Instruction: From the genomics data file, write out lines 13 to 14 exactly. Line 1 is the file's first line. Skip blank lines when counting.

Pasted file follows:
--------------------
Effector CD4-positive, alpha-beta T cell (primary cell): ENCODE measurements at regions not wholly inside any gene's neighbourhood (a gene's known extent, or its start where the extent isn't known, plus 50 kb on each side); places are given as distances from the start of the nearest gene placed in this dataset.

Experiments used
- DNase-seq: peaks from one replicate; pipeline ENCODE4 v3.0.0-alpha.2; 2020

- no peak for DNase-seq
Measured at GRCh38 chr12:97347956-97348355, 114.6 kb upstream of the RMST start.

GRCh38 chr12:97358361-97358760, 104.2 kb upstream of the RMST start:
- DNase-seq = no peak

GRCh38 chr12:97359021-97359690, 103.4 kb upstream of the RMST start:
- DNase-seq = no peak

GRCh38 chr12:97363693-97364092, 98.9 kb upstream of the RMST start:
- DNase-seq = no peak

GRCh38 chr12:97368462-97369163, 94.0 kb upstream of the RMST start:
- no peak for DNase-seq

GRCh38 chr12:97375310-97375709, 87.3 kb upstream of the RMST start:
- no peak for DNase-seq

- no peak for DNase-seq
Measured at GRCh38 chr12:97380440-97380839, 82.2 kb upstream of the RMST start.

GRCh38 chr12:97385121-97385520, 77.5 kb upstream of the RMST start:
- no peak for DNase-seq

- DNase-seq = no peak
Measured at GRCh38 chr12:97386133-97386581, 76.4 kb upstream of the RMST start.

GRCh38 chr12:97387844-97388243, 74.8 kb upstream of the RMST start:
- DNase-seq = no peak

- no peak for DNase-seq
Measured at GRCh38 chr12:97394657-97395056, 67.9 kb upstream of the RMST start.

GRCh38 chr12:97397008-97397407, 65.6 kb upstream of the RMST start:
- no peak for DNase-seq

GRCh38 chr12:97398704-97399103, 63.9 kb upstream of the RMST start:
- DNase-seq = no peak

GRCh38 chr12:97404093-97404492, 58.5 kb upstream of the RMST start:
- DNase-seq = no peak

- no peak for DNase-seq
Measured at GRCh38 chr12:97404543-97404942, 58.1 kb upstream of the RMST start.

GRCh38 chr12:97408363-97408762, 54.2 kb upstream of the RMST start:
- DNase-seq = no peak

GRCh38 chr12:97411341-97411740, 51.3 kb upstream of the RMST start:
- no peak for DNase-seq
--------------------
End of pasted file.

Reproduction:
- no peak for DNase-seq

GRCh38 chr12:97375310-97375709, 87.3 kb upstream of the RMST start: